Sharing friends and enemies, goals and authority

Alastair Somerville
3 min readNov 9, 2020


Diagram of four themes of post about friendship, authority, shared goals and shared enemies

This is a post to just set out some ideas of problems in Codesign and Service Design with communities and change in a world of fake news, populism and authoritarianism.

More particularly it is a post about the problems of friendship. Friendship that bridges between families to enable civic society yet also which can ensure civil war. Friendship that is enabled by social media and yet poisoned by it.


The power of friendship is great. It creates positive change in neighbourhoods and communities that go beyond simple family or clan connection.

People will build and will fight with their friends. They will keep doing this way beyond what they would do for money or ideology.

Friendship is powerful. To be friends is pleasurable. To cease to be friends is painful.


Authority is a great power. It is held over people so they will act together. Authority uses ideology plus threats of violence or reward to achieve compliance.

People will obey and act under the command of authority. However, they will sabotage or strike when such authority seems illegitimate.

Authority is secondary to friendship. It is weaker, which is why threats and rewards are used so much, to achieve its commands.

People can be brought together by authority but they will keep working together because of friendship.

Shared goal

Sharing a goal binds people together. They work to achieve it.

Friendship can be drawn from shared goals. Hobbies and projects, places and neighbourhoods can all create a shared sense of presence and purpose.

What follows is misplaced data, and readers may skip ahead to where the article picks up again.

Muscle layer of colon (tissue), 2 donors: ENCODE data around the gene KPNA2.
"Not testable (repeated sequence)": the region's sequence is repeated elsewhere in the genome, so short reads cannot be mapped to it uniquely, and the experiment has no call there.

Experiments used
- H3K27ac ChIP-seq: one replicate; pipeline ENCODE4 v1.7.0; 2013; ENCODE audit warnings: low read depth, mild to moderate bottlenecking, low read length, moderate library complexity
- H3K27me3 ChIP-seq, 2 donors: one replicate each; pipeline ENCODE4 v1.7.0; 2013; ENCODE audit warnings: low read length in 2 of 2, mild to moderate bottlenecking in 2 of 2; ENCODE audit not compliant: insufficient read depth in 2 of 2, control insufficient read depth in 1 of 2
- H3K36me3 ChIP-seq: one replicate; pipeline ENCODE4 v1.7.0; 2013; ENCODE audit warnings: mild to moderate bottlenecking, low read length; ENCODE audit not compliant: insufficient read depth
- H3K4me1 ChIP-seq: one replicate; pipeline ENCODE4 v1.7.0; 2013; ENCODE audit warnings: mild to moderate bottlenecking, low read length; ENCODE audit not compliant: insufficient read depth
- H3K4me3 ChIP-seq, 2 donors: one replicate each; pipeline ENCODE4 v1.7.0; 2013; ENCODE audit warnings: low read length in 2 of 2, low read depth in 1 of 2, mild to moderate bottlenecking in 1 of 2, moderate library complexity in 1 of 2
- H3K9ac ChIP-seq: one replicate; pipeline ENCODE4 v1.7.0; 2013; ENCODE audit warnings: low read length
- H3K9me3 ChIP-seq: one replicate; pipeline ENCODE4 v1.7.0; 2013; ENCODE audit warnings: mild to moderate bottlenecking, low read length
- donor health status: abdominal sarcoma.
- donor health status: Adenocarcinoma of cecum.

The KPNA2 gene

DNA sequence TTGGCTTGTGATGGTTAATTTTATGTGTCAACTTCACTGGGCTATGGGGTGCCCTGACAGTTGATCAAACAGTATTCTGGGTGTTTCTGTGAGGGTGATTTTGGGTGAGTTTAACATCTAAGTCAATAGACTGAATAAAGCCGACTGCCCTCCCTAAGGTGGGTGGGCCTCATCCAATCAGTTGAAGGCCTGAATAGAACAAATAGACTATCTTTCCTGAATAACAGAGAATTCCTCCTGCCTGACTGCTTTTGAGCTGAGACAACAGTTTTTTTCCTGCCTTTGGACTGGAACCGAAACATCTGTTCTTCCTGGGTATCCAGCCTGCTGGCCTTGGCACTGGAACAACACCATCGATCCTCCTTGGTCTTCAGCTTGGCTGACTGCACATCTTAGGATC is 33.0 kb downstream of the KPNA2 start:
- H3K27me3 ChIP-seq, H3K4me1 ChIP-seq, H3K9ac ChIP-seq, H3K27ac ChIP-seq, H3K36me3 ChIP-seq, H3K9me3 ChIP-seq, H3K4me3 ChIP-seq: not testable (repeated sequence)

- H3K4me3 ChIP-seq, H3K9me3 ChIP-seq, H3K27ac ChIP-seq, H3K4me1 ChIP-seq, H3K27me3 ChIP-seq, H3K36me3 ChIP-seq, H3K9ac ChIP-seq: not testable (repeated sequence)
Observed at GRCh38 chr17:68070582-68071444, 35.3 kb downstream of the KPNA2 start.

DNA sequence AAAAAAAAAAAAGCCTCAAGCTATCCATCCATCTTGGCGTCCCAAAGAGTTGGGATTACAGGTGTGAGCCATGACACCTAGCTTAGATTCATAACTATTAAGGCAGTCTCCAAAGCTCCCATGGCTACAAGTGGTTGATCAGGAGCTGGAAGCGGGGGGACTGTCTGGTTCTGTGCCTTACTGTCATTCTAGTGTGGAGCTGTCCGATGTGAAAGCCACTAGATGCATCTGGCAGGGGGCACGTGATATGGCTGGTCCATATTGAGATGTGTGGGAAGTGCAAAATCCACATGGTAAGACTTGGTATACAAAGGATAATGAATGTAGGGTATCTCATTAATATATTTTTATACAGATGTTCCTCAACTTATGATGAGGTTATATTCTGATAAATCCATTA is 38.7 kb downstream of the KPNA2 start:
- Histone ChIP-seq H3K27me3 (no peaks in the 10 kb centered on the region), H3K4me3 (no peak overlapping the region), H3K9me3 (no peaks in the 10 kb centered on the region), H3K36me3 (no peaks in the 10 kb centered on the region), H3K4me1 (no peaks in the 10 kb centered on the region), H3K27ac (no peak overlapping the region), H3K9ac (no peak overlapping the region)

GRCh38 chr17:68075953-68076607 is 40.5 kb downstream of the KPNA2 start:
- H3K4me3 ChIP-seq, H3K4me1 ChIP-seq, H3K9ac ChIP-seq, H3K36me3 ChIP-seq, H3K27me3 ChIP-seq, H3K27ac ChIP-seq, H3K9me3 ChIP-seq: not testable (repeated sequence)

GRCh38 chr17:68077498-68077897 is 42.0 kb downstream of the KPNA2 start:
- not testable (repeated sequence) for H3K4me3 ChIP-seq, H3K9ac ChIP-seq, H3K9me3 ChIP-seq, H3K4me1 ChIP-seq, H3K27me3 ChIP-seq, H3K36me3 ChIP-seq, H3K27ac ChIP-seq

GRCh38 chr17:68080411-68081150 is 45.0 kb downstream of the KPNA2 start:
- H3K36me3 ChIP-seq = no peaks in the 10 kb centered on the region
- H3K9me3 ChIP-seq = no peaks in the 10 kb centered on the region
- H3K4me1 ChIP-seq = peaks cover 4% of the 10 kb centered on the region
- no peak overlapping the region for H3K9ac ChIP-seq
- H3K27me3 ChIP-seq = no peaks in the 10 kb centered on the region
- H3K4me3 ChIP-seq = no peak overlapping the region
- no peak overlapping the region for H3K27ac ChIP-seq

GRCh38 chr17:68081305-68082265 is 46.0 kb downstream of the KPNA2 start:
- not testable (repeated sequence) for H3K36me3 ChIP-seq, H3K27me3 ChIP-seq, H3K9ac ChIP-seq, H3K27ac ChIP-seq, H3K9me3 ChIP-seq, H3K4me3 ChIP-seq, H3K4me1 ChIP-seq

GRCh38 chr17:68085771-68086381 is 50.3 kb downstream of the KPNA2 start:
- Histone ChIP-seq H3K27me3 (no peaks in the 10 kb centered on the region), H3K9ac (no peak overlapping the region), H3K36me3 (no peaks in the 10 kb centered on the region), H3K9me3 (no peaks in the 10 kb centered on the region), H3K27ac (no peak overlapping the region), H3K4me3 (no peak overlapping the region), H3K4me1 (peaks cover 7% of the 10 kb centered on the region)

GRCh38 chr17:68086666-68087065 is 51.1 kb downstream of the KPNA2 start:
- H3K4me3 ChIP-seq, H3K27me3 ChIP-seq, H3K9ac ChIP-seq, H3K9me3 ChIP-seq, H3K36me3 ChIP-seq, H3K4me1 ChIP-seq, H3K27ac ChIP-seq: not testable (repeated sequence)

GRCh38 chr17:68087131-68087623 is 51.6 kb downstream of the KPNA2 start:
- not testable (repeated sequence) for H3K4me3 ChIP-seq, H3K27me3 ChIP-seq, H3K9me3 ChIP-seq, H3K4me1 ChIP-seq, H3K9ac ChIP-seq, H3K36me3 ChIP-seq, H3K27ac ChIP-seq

Authority can use institutions and offices, orders and policies to create shared goals.

Shared enemy

Sharing an enemy binds people together. They work to defeat it.

Authority uses shared enemies to bind people into groups for shared goals. It is a strong method as it is the inverse of friendship. The Out Group, the Other is projected as the opposite of friends, mates, ‘the guys’.

Why does this matter?

I am just trying to work out what to say about a couple of current issues.

  • How to use codesign in neighbourhoods to achieve positive change without the need for institutions?
  • How to talk about future change when a community is ruptured by ideological hatred?

The first issue comes up in work on Service Design and how it relates to books like Rekindling Democracy and Humankind on human and neighbourhood-centred design. How to balance the power of friendship and shared goals with the power of institutional power and enemies? There is great worth in creating strong neighbourhoods that achieve things together but what if that comes at the price of exclusion?

The second issue comes up in so much of the news now. How can, for example, the UK or USA move forward when ideology and authority as abused both friendship and enemy-making to divide communities into groups that serve highly partisan goals? Friends, brought together by ideology, will keep acting together way past its failure.

As noted in Humankind, German soldiers kept fighting in WW2; not because they cared about Nazi ideology but because they cared for their pals. The situation was created and framed by authority and ideology but their continued action was in friendship. Friendships created by fake news and false authority can continue beyond the existence of that information and authority and this is a danger now.

Friendship is the heart of all this and what that means, what that feels like and how we talk about it matters.



Alastair Somerville

Sensory Design Consultant, usability researcher and workshop facilitator. Twitter @acuity_design & @visceralUX